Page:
Monday Movie: Beloved
Every Monday, we’ll recommend a movie. It could be a classic, an overlooked recent treasure, an unfairly maligned personal favorite or whatever the hell we feel like.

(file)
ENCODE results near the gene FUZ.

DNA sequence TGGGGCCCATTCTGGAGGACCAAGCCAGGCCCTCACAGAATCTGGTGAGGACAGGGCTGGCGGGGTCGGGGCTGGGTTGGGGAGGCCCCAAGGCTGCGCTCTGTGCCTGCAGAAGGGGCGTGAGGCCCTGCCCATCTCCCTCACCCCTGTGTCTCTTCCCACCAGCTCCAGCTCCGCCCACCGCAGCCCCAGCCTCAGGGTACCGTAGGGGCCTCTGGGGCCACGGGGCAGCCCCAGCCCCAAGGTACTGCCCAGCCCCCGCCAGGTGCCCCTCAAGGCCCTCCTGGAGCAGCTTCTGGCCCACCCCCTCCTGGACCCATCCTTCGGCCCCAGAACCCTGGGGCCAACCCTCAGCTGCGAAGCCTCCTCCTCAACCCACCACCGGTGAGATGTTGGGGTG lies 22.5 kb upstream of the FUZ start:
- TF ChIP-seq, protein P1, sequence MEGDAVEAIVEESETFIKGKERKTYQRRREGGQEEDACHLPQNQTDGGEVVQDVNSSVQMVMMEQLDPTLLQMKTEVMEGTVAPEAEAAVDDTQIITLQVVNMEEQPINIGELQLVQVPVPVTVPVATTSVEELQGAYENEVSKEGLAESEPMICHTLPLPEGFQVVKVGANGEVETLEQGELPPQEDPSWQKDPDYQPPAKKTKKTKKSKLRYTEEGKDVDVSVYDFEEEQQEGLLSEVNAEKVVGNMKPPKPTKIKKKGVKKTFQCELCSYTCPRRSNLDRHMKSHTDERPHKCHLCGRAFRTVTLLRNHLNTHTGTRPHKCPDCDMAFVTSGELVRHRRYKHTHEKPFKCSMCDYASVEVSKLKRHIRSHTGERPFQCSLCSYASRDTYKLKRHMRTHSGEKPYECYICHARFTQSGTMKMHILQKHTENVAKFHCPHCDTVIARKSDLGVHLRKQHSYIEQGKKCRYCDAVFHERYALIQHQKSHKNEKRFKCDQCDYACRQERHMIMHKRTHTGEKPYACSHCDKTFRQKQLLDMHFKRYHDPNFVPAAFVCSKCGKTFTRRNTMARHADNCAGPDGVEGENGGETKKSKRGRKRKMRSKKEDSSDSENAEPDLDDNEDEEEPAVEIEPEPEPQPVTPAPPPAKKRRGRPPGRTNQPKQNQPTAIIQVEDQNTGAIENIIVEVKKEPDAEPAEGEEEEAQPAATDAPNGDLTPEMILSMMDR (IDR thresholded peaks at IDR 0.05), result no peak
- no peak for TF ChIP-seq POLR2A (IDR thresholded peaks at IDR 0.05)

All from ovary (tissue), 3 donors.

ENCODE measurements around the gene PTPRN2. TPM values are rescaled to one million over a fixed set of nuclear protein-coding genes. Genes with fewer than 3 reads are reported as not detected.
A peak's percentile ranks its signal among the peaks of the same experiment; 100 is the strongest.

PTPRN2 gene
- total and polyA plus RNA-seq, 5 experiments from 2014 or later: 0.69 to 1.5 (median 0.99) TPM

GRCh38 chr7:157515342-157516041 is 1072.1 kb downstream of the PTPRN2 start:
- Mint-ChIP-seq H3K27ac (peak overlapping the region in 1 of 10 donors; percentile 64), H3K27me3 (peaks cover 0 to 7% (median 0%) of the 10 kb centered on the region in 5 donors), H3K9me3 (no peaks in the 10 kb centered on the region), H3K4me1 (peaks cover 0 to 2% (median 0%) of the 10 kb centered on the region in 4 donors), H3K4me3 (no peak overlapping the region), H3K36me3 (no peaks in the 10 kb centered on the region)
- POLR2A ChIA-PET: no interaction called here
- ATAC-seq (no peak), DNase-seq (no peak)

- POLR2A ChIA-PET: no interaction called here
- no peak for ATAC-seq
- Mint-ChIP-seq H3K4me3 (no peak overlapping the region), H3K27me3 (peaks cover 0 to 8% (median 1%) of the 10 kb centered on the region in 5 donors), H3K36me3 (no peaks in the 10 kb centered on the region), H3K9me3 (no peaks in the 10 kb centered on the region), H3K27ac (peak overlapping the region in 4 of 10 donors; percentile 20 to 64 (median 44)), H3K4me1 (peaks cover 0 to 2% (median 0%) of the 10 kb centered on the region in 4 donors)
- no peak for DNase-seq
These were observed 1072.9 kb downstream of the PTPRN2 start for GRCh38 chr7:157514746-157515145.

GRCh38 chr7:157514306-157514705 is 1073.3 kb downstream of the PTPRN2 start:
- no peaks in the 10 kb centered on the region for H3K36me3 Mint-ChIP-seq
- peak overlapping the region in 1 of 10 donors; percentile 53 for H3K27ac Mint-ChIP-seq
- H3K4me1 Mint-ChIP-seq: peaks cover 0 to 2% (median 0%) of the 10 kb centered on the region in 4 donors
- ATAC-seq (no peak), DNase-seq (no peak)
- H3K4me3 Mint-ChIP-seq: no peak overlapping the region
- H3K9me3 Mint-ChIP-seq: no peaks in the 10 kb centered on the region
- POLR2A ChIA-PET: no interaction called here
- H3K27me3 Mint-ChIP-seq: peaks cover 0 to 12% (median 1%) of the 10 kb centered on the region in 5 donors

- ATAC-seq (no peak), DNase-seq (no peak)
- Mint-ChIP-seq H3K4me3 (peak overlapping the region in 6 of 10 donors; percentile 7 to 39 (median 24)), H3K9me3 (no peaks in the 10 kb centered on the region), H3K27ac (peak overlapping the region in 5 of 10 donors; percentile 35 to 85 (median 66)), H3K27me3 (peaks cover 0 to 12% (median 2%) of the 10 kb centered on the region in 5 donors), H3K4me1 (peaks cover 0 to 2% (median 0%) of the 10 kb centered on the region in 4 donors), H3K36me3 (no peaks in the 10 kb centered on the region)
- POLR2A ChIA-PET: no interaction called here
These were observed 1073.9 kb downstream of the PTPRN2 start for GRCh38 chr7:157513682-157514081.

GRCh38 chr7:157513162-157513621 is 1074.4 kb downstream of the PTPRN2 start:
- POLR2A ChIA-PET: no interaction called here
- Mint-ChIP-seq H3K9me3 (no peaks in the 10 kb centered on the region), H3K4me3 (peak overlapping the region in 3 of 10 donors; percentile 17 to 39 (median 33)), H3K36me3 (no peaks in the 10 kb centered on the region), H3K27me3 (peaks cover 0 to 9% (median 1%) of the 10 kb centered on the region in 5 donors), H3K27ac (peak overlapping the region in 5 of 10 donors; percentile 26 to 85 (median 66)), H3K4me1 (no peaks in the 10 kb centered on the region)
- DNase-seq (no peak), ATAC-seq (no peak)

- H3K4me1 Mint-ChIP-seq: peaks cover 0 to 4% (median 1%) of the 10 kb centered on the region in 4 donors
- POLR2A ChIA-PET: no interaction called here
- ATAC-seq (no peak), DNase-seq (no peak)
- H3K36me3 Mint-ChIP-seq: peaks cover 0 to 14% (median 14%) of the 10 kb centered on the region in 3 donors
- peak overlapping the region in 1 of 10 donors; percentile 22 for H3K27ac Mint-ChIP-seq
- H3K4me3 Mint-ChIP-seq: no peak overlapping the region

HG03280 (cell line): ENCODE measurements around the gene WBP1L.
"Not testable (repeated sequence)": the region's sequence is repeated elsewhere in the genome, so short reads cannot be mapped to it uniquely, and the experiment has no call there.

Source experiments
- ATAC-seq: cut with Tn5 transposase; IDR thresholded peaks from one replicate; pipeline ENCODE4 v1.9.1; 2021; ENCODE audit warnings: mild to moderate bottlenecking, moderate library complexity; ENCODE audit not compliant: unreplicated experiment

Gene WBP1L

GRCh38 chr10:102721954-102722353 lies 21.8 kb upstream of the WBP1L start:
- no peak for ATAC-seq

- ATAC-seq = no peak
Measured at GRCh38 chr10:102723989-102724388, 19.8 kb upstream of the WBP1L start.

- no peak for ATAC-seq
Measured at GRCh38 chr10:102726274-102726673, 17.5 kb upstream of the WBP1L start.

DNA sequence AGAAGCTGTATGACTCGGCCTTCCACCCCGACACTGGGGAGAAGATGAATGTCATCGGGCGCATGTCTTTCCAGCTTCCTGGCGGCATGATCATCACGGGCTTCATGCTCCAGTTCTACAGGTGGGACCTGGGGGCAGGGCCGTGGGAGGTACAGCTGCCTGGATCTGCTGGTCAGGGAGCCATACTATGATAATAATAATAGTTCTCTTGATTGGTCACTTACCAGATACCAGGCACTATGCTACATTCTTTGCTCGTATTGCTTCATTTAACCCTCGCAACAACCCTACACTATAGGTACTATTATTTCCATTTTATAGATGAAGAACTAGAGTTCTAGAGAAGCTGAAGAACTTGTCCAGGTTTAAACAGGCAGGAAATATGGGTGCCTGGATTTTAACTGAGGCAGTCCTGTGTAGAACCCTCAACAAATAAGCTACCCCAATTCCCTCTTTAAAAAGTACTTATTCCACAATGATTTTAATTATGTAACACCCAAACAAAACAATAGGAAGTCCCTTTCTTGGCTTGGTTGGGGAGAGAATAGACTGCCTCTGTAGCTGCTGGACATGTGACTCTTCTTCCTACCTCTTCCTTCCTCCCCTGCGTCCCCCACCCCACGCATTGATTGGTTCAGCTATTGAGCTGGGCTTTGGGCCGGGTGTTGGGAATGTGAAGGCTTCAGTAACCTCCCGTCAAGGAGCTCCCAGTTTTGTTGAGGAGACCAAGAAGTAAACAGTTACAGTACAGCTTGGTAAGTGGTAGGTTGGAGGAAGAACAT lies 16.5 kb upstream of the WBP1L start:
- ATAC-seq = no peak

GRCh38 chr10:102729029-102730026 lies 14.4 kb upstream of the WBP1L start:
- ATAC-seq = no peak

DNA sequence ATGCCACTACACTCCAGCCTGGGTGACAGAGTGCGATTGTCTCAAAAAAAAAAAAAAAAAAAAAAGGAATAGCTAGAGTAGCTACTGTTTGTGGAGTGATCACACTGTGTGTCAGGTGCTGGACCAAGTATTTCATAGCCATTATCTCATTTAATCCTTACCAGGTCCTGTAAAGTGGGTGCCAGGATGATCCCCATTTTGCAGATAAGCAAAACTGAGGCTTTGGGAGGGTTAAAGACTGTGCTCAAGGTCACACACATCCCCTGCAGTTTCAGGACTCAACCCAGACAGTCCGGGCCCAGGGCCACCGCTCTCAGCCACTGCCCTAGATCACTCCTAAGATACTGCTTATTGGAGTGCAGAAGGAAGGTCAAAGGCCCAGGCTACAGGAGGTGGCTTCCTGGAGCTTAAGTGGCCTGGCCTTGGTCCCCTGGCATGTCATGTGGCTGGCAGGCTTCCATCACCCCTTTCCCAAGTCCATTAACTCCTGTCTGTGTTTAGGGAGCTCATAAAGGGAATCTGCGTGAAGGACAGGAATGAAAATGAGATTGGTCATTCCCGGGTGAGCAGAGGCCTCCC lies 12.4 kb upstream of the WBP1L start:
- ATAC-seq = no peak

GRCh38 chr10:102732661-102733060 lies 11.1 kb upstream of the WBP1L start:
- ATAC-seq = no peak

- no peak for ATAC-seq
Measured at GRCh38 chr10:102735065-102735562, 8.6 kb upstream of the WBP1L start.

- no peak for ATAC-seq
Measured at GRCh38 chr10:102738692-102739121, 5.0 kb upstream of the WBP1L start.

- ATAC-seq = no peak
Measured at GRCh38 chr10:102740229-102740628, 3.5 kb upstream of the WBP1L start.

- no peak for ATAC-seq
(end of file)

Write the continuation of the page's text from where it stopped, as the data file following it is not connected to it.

Being as prolific a filmmaker as he is, Jonathan Demme has directed more than a few movies that have largely faded from our collective memory. Some of those probably deserve such a fate, like his later Neil Young collaborations that have been a study in diminishing returns. Others are more respectable failures, like The Truth About Charlie, his new-wave inspired dark comedy remake of Charade. But by far the most unfairly misunderstood and underappreciated of the lot is 1998’s Beloved, based on the Toni Morrison novel and starring Oprah Winfrey, Danny Glover and a then largely unknown Thandie Newton. Winfrey’s Sethe plays a woman who killed one of her own children to keep her out of the hands of slavers. Years later, having fled to freedom in Ohio, she is visited by a strange young girl who turns out to be her dead daughter reincarnated. Audiences may have been expecting a Color Purple redux, given the cast, and Beloved does have the weight of a social issue drama at times. Yet viewers were perhaps not prepared to take their historical awareness medicine alongside a three-hour long, magical realist ghost story. There’s grandeur to spare in Beloved, but not of the middlebrow, capital-S Serious variety. Demme’s camera soars and flits like a spirit in search of a host to possess. The whole thing is feverish and baroque with performances to match. Maybe it can be a bit much to handle. That doesn’t make it a failure, though; that’s what makes it such a nourishing rediscovery.